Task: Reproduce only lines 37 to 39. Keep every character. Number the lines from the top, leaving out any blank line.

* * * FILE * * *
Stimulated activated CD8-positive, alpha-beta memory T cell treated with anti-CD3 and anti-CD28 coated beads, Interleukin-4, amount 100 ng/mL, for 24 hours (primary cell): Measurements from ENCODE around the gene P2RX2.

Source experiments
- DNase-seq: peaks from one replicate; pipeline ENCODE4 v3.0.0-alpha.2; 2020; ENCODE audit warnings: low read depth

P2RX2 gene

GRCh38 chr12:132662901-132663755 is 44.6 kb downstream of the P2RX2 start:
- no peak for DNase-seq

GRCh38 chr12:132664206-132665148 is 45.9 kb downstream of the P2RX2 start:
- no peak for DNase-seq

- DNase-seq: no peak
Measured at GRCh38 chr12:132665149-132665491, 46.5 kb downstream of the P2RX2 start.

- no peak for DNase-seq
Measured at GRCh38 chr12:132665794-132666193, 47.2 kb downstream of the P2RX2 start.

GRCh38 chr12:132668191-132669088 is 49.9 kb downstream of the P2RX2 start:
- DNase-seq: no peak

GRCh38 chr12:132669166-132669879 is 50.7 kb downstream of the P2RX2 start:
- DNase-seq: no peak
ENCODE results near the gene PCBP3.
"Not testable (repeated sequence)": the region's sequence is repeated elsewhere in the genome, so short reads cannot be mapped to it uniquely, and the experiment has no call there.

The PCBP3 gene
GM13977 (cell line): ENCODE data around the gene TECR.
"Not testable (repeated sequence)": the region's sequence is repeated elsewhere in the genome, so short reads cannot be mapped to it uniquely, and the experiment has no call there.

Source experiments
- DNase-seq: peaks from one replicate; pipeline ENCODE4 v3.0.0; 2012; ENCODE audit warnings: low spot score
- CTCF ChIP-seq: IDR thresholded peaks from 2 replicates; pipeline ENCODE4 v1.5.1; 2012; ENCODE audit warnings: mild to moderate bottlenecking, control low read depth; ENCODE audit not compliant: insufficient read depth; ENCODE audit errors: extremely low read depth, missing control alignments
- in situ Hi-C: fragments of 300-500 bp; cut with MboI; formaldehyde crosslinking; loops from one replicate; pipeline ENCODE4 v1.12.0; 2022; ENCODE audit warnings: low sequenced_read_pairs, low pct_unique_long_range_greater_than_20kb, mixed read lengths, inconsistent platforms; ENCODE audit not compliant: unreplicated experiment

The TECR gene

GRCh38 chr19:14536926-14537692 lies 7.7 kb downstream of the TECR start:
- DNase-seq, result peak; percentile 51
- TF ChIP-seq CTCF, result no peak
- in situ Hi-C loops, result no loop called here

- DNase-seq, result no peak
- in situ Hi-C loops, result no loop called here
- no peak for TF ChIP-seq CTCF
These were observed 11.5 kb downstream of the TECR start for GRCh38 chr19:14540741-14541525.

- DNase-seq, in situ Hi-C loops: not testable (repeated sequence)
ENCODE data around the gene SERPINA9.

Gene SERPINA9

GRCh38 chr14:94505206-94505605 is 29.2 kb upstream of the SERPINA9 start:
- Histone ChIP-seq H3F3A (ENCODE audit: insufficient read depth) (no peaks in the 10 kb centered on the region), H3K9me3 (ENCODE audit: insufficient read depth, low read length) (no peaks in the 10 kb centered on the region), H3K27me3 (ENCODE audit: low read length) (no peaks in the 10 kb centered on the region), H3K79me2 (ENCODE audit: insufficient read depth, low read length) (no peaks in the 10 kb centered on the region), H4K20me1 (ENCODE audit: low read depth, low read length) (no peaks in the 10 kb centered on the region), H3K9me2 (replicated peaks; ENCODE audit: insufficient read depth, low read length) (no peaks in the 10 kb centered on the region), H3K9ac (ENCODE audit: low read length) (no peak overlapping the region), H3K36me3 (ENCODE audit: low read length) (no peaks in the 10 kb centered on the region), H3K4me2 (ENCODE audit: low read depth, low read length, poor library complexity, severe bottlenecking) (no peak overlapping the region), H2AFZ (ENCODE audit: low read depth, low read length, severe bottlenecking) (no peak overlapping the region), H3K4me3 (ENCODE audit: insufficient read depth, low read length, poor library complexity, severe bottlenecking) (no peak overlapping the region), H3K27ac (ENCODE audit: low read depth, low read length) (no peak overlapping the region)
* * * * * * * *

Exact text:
Gene SERPINA9

GRCh38 chr14:94505206-94505605 is 29.2 kb upstream of the SERPINA9 start:
- Histone ChIP-seq H3F3A (ENCODE audit: insufficient read depth) (no peaks in the 10 kb centered on the region), H3K9me3 (ENCODE audit: insufficient read depth, low read length) (no peaks in the 10 kb centered on the region), H3K27me3 (ENCODE audit: low read length) (no peaks in the 10 kb centered on the region), H3K79me2 (ENCODE audit: insufficient read depth, low read length) (no peaks in the 10 kb centered on the region), H4K20me1 (ENCODE audit: low read depth, low read length) (no peaks in the 10 kb centered on the region), H3K9me2 (replicated peaks; ENCODE audit: insufficient read depth, low read length) (no peaks in the 10 kb centered on the region), H3K9ac (ENCODE audit: low read length) (no peak overlapping the region), H3K36me3 (ENCODE audit: low read length) (no peaks in the 10 kb centered on the region), H3K4me2 (ENCODE audit: low read depth, low read length, poor library complexity, severe bottlenecking) (no peak overlapping the region), H2AFZ (ENCODE audit: low read depth, low read length, severe bottlenecking) (no peak overlapping the region), H3K4me3 (ENCODE audit: insufficient read depth, low read length, poor library complexity, severe bottlenecking) (no peak overlapping the region), H3K27ac (ENCODE audit: low read depth, low read length) (no peak overlapping the region)